The Fire Emblem series of tactical strategy games will seem very familiar to fans of the genre: you command a team of units on a battlefield outlined by gridlines trying to move and attack your opponent until only your units remain. Certain units have advantages over others; for example the nimble Pegasus Knights can fly all over the battlefield but fall very quickly to the hands of a bowman. This rock-paper-scissors style of gameplay requires you to pick a balanced team before each chapter in order to prevail victorious.
Outfitting your units with the best weaponry and items also plays a key role in winning. The difference between an iron sword and a steel sword is not only quality of blade but also how many attacks each unit can initiate before each skirmish ends. If all of that is too much for you, there’s an ‘optimize’ option to give each character the best possible equipment before a battle, as well as an auto-play feature that lets the computer play out each battle for you.
What sets Fire Emblem apart from other games is the role relationships and positioning play in battle. When beginning an encounter, two units that are positioned next to each other on the battlefield will boost each other’s stats. To give you an idea of how this works, it’s very beneficial to have a bowman behind a Paladin so when the Paladin attacks or gets attacked, the bowman can boost the Paladin’s attack, hit rate, overall HP, etc. This adds a lot of strategy to unit placement on the map, and makes you fight as a cohesive team as opposed to one super-buff unit killing everyone on the opponent’s team.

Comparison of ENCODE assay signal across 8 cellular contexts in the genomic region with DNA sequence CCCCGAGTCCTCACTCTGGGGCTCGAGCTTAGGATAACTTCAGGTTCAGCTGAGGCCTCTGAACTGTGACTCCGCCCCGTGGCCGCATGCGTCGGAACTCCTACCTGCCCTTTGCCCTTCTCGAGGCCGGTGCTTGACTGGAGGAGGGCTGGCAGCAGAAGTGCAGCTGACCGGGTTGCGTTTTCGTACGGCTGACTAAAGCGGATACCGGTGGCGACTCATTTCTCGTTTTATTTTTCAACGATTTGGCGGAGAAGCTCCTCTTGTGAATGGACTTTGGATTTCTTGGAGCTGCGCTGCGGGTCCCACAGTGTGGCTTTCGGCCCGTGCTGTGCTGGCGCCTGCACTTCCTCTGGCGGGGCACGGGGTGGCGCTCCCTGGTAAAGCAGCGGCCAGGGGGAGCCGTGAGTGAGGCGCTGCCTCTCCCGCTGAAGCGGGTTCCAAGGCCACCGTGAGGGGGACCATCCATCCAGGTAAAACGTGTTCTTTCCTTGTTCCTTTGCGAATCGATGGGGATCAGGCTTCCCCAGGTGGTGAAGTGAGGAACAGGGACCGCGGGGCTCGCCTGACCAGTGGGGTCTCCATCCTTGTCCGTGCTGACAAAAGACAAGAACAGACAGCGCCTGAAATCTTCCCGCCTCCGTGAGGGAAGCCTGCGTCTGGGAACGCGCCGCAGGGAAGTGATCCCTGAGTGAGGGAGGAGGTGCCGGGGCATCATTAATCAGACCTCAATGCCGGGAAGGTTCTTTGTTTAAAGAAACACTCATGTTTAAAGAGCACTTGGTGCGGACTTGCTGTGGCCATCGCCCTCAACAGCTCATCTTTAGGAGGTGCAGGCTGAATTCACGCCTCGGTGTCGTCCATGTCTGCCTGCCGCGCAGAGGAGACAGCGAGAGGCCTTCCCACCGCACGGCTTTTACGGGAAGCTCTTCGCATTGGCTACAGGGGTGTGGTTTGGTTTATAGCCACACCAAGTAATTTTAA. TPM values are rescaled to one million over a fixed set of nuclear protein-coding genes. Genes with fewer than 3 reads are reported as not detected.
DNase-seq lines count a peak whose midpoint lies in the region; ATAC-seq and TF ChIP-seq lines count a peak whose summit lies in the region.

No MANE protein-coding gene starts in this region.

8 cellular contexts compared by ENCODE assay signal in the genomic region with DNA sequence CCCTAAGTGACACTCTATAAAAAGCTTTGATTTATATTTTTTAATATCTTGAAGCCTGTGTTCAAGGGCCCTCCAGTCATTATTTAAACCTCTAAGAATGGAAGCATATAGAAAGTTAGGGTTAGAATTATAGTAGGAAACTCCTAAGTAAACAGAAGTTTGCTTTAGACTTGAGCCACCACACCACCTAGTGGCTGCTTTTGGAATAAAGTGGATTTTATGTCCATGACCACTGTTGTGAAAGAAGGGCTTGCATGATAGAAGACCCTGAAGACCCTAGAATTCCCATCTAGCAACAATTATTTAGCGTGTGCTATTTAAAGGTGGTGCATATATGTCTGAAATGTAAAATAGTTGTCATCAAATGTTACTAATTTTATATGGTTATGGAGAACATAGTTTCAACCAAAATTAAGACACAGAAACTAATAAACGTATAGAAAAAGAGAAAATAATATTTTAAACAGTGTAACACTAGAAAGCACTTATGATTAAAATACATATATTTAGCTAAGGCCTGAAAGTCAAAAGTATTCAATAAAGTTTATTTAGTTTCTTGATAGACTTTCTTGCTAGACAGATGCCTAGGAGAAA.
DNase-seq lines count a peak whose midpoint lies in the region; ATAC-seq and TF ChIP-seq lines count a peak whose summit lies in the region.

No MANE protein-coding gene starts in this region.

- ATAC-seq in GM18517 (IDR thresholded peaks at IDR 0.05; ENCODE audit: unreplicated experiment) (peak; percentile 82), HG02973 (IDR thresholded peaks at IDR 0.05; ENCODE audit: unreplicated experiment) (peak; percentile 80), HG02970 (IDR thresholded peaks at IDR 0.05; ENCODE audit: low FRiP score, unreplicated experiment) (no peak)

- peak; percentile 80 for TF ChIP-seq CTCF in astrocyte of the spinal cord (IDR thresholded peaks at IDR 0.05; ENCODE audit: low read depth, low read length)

Supplementing these boosts is the strength of the relationship between the two units. The more you use a unit in battle, the more they become accustomed to fighting with the other units in your party, increasing the bonus they give when aiding in battle. The aforementioned story sequences between party members increases this bond as well. Actually spreading out your attack and defensive strategies between all members involved, rather than using one or two units as your go-to guys, is not only the best way to level up units and win battles, it’s rewarded with even greater benefits. This system alone is a huge plus for the game, as it encourages trying out new unit pairs, understanding your characters in and outside of battle, and creating stronger attachments to said characters, both personally and in-game.